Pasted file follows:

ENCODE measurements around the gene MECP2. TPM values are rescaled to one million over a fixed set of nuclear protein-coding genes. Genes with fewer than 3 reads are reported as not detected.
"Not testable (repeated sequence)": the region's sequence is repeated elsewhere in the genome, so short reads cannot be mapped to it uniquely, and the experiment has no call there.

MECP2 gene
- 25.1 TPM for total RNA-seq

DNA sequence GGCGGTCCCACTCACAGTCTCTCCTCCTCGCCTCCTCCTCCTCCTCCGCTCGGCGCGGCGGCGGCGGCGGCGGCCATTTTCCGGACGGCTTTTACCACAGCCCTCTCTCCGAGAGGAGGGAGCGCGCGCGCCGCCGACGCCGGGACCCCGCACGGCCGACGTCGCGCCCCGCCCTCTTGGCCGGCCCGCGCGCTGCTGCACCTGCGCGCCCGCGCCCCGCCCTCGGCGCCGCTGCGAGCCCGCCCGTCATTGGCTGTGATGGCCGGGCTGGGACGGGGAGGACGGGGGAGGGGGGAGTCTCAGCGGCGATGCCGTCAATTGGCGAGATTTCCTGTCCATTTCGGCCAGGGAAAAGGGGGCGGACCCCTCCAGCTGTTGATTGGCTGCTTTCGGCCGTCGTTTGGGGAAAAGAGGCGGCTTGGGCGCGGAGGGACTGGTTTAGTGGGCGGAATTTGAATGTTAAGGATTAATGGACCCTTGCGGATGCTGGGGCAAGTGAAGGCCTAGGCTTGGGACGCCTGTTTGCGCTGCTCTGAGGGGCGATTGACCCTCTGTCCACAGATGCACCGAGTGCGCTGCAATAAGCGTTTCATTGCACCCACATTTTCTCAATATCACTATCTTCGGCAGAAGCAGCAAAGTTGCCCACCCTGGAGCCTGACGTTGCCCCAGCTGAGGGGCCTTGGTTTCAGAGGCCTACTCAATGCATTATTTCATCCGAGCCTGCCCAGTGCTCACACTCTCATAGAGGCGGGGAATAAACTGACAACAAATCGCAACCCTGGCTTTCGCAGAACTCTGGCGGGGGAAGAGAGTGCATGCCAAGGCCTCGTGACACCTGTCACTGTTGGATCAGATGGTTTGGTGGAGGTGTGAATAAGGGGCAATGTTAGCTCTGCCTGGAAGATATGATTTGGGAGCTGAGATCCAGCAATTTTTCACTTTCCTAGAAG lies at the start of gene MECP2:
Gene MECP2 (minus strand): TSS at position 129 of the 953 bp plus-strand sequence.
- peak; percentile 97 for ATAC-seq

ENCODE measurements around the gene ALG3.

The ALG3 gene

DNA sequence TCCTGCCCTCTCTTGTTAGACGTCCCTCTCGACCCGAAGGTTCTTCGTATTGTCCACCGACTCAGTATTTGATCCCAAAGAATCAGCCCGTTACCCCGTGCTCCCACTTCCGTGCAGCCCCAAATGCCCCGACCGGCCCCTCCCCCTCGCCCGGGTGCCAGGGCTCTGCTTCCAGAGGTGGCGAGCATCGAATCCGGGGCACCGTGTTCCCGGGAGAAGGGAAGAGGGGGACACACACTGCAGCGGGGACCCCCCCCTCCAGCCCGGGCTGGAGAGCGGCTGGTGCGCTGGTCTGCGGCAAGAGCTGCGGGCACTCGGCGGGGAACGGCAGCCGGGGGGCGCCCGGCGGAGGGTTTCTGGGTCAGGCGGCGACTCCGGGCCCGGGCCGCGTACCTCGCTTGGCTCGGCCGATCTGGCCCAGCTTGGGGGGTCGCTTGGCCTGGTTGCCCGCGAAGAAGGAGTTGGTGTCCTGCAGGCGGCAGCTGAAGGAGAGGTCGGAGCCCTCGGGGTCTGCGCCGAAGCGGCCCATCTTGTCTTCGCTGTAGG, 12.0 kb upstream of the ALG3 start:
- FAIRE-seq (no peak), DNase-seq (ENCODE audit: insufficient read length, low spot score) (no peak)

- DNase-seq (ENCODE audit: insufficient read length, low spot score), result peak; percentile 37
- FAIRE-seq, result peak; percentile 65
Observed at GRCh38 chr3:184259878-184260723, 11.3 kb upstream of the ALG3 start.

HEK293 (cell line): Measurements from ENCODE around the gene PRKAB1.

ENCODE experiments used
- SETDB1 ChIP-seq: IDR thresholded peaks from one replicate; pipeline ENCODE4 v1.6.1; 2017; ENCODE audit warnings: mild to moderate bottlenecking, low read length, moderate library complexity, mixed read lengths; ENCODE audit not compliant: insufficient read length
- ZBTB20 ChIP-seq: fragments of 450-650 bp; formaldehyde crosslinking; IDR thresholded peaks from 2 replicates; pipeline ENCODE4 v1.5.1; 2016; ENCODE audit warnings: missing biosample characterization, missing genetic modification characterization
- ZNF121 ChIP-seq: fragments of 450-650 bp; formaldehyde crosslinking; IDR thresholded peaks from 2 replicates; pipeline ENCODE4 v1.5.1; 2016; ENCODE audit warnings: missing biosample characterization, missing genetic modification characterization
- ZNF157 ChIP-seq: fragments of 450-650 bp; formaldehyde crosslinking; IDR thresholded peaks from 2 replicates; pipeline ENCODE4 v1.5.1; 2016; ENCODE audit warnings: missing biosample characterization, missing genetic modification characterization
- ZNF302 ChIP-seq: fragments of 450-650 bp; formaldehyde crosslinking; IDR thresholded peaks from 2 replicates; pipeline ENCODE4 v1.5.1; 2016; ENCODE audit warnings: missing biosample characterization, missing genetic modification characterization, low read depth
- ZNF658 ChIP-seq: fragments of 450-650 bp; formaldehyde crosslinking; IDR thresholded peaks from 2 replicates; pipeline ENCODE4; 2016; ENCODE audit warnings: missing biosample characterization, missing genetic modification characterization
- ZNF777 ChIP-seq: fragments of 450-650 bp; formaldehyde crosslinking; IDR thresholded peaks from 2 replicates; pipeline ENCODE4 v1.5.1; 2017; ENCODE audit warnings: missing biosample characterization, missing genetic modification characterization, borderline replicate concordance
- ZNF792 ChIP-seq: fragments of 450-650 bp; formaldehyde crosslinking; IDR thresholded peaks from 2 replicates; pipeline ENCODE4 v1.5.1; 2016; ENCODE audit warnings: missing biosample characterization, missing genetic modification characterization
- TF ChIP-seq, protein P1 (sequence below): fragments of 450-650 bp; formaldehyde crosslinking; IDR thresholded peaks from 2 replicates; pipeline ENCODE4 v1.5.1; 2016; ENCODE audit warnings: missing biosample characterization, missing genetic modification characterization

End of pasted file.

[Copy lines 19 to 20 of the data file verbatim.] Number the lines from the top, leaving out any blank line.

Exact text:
- ZNF121 ChIP-seq: fragments of 450-650 bp; formaldehyde crosslinking; IDR thresholded peaks from 2 replicates; pipeline ENCODE4 v1.5.1; 2016; ENCODE audit warnings: missing biosample characterization, missing genetic modification characterization
- ZNF157 ChIP-seq: fragments of 450-650 bp; formaldehyde crosslinking; IDR thresholded peaks from 2 replicates; pipeline ENCODE4 v1.5.1; 2016; ENCODE audit warnings: missing biosample characterization, missing genetic modification characterization